User-Friendly Design Plans

            As a construction superintendent or project manager…one of the activities I typically do at the start of a new project is to cut up an entire set of plans…make reduced copies of architectural and structural details…make reduced copies of door, window, shear panel, and other schedule tables…and then clear-tape them judiciously on the pages of another clean set of plans.

I also use colored pencils to color-code and highlight detail call-outs on the plans…such as anchor bolt spacing, hold-downs, post anchors, shear panel nailing, 3-inch thick mudsills, similar door sizes, similar window sizes, structural beams and posts, etc.

Finally, I sketch various parts of the building that I think are more clearly illustrated in three-dimensions…and clear-tape these illustrations on to the appropriate page of the working set of plans I am adding reduced details to and color highlighting.

I do this cut-and-paste operation at the start of a new project…because it prevents having to continually flip pages back and forth from the floor plans to the architectural and structural details…with the possibility of missing some important information.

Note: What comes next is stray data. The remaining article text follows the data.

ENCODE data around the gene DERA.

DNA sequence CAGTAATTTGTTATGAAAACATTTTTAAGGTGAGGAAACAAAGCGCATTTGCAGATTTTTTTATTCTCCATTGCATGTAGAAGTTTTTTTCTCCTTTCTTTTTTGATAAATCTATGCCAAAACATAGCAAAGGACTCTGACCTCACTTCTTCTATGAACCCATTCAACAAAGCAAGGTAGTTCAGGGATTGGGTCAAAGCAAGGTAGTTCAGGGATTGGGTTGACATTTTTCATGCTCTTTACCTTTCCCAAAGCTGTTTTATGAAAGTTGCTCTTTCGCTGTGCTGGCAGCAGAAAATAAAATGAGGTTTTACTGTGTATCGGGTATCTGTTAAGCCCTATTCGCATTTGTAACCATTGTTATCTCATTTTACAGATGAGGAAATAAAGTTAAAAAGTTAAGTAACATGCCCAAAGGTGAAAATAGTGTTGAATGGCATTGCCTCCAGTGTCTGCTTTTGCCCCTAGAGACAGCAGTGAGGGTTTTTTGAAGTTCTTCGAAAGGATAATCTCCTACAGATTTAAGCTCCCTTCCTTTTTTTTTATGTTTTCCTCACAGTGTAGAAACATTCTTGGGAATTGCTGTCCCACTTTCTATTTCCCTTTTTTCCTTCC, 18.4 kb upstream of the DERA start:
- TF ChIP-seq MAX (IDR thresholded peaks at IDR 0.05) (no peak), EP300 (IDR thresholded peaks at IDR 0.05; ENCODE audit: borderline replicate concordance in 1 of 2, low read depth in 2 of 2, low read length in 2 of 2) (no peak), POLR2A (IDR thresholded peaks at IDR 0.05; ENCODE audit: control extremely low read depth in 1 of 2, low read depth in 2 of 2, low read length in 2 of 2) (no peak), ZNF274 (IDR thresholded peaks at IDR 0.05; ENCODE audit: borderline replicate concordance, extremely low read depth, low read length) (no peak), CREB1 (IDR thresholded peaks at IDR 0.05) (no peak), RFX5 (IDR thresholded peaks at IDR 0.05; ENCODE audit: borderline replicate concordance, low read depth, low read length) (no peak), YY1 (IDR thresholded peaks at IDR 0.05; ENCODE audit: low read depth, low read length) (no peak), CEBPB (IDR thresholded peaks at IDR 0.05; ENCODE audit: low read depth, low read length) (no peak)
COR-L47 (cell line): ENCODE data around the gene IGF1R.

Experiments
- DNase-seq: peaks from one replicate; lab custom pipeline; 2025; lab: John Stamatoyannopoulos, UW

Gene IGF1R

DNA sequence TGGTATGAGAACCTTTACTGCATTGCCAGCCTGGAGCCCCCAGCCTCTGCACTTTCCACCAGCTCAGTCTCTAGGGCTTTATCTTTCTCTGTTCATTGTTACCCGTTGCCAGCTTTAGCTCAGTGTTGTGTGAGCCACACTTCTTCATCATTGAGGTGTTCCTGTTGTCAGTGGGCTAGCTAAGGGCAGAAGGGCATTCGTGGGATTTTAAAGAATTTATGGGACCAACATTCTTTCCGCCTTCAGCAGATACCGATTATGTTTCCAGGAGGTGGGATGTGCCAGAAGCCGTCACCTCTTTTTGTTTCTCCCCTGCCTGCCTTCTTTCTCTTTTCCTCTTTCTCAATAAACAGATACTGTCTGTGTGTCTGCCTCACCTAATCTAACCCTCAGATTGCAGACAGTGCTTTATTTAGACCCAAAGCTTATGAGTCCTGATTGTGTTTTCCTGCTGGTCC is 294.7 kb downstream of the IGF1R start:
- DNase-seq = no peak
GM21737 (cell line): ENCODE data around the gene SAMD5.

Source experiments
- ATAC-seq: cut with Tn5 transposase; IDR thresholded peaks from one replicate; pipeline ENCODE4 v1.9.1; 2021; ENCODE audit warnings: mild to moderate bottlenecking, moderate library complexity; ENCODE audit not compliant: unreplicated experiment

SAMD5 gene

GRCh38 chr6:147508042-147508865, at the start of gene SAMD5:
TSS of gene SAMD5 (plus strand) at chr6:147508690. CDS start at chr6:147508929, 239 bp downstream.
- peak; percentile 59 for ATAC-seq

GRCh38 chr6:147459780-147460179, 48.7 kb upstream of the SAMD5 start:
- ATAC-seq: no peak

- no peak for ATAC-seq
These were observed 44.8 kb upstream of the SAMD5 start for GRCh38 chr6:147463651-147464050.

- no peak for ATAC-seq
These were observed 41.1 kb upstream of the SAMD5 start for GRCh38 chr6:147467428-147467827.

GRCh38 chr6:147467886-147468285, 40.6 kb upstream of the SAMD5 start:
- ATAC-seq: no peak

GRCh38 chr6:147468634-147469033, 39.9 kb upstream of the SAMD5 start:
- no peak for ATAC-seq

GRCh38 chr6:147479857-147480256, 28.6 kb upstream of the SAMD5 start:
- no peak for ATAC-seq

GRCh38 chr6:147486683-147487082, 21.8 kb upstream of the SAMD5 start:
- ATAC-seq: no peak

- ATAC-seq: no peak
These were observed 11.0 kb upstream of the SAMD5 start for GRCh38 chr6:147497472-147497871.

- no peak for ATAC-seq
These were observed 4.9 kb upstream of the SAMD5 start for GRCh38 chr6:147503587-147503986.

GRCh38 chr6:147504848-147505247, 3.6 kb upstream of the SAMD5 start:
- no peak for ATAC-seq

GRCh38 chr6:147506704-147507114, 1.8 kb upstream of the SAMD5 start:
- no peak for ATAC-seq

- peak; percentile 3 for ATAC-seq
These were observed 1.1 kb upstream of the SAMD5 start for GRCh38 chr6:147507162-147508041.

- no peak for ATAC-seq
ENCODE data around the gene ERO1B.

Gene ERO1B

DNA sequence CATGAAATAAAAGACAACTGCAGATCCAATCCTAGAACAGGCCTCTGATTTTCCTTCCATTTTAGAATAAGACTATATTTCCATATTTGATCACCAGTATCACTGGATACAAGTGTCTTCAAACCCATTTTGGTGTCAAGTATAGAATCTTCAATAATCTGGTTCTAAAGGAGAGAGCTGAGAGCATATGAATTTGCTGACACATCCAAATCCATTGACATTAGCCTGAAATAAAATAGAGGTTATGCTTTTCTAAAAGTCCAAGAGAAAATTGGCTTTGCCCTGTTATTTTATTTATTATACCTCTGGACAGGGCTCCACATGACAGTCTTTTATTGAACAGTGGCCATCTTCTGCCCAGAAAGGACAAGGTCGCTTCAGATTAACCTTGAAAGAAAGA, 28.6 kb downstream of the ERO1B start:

This process of mine tells me that building design plans as traditionally formatted are not organized to provide the optimum clarity and ease of use for the people who count the most…the supervisors, forepersons, and tradespeople in the field who assemble the buildings.

At the start of every new project, many mistakes occur simply because someone did not follow the chain of information all the way through five or six different pages of the plans…and thus missed a particular detail or note.

If our goal is to improve the construction by minimizing potential construction mistakes…then the format and layout of building plans needs to become more user-friendly.

Considering the costs of correcting construction mistakes in terms of time and money…everything possible should be done to make building plans clear and easy to follow.  Why should assembly instructions for children’s $10 or $20 plastic model airplanes or battleships be better illustrated and more foolproof…than design plans for a $40 million tract housing project?

City Plan Checks and Quality

            Another common misconception regarding the accuracy of design plans is the assumption that a stamped set of approved plans is buildable simply because they passed a city plan check looking for building code and planning department violations.